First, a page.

The coronavirus disease (COVID-19) pandemic, caused by the severe acute respiratory syndrome coronavirus 2 (SARS-CoV-2), continues to spread worldwide, causing over 133 million infections.
SARS-CoV-2 spreads through respiratory droplets when an infected person coughs, sneezes, speaks and breathes. In some instances, it can also spread by singing. Previous reports have shown outbreaks involving singing groups.
Now, a team of researchers from the Netherlands and Sweden demonstrates that airborne spread via infectious droplets or aerosols over longer distances of more than 1.5 meters due to singing is possible during singing events.
The study, which appeared on the pre-print server medRxiv*, the researchers described SARS-CoV-2 transmission in six singing events between September and October 2020 across the Netherlands, with attack rates from 25 to 74 percent.
Aerosol transmission in singing events
Previous studies and the media described multiple outbreaks with a high attack rate among singing groups between March and September 2020 in the Netherlands.
These reports suggest a potentially elevated risk of singing for SARS-CoV-2 transmission. However, it was unclear whether the outbreaks reported were due to frequent and prolonged social contact before, during, or after the singing event or if singing itself was a risk.
Since March 2020, singing groups stopped practicing in the Netherlands due to the widespread transmission of SARS-CoV-2 alongside other public health measures.
When governments began lifting restrictions due to the decreasing number of cases, singing in groups was allowed in July 2020, provided they follow the specific recommendations. These include following ventilation guidelines, singing in a zigzag formation, and using a room with mandatory ventilation rates.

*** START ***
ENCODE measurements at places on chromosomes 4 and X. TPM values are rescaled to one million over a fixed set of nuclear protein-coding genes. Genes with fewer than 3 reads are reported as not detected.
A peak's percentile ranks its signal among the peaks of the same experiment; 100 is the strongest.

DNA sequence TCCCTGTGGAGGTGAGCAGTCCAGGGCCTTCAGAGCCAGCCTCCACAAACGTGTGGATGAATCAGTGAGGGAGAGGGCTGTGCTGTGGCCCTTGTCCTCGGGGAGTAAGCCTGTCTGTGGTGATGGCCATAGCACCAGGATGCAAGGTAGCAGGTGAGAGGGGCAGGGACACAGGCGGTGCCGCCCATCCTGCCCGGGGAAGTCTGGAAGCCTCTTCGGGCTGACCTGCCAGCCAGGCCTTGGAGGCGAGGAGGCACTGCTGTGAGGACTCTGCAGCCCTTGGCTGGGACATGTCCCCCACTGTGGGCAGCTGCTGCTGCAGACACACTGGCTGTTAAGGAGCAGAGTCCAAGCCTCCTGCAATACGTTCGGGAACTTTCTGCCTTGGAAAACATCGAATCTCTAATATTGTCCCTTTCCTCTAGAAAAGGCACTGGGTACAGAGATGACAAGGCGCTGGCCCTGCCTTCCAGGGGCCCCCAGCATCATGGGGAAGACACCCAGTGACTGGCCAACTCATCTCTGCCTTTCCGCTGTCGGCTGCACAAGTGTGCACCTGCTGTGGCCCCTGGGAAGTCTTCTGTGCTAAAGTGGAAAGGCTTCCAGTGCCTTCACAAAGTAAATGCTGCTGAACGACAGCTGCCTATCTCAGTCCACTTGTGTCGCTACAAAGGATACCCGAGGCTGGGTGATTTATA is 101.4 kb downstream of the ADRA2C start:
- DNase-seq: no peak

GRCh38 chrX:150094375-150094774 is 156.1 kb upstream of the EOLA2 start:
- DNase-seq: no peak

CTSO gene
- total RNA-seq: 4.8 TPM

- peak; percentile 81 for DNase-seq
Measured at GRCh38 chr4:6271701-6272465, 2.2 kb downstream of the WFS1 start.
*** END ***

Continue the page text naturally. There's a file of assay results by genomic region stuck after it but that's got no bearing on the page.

During this time, universal masking or the wearing of masks in public was not yet mandatory.
In the Netherlands, about one million singers participate in 24,000 choirs, and about 70 percent of ensembles resumed their practices from September 2020. From then until October 2020, there was a sharp increase in the weekly incidence and case toll of COVID-19 in the country, from 31.4 to 391 per 100,000.
In the study, the team aimed to determine the correlation between singing practices resumption and the rapid increase of COVID-19 cases.
From September through October 2020, they investigated six clusters of COVID-19 cases among those who attended singing events. Four groups were reported to be associated with choir rehearsals, one with a choir performance and one with a singing ensemble during a church service.
The team collected data by phone call or email and through online questionnaires to arrive at the study findings. After collecting and analyzing the data, the team found that transmission for most singing group members took place at singing events.
In the mentioned five events, the positive cases had little to no contact outside of the events, except for those who lived and traveled together to the event. About ten individuals lived together, and of these, seven had contracted COVID-19.
Confirmed and probable COVID-19 cases in each singing event, September–October 2020 by date of symptom onset, or alternatively by date of positive test.
Further, at least one singing group member reported their symptom onset from day 0 to 3 following the event. This shows that during the event, they are contagious, supporting previous studies showing a higher level of shedding before the symptoms develop in terms of SARS-CoV-2 transmission dynamics.
The indirect contact and droplet transmission within the 1.5 meters due to singing is possible if a superspreader is present in the event. One factor that may have influenced transmission is the airflow expelling respiratory droplets over long distances.
The team recommended further studies to determine the role of airflow and the transmission dynamics of SARS-CoV-2 when singing in groups. Phylogenetic analysis and serology tests should be conducted to identify potential source cases or those who are susceptible.
The team concluded that multiple transmission routes might have caused outbreaks in the five clusters. Also, it is possible that airborne transmission due to singing partly led to the high attack rates reported.
Hence, when infection control measures are eased and gatherings allowed, recommendations regarding singing groups are necessary to prevent virus spread.
medRxiv publishes preliminary scientific reports that are not peer-reviewed and, therefore, should not be regarded as conclusive, guide clinical practice/health-related behavior, or treated as established information.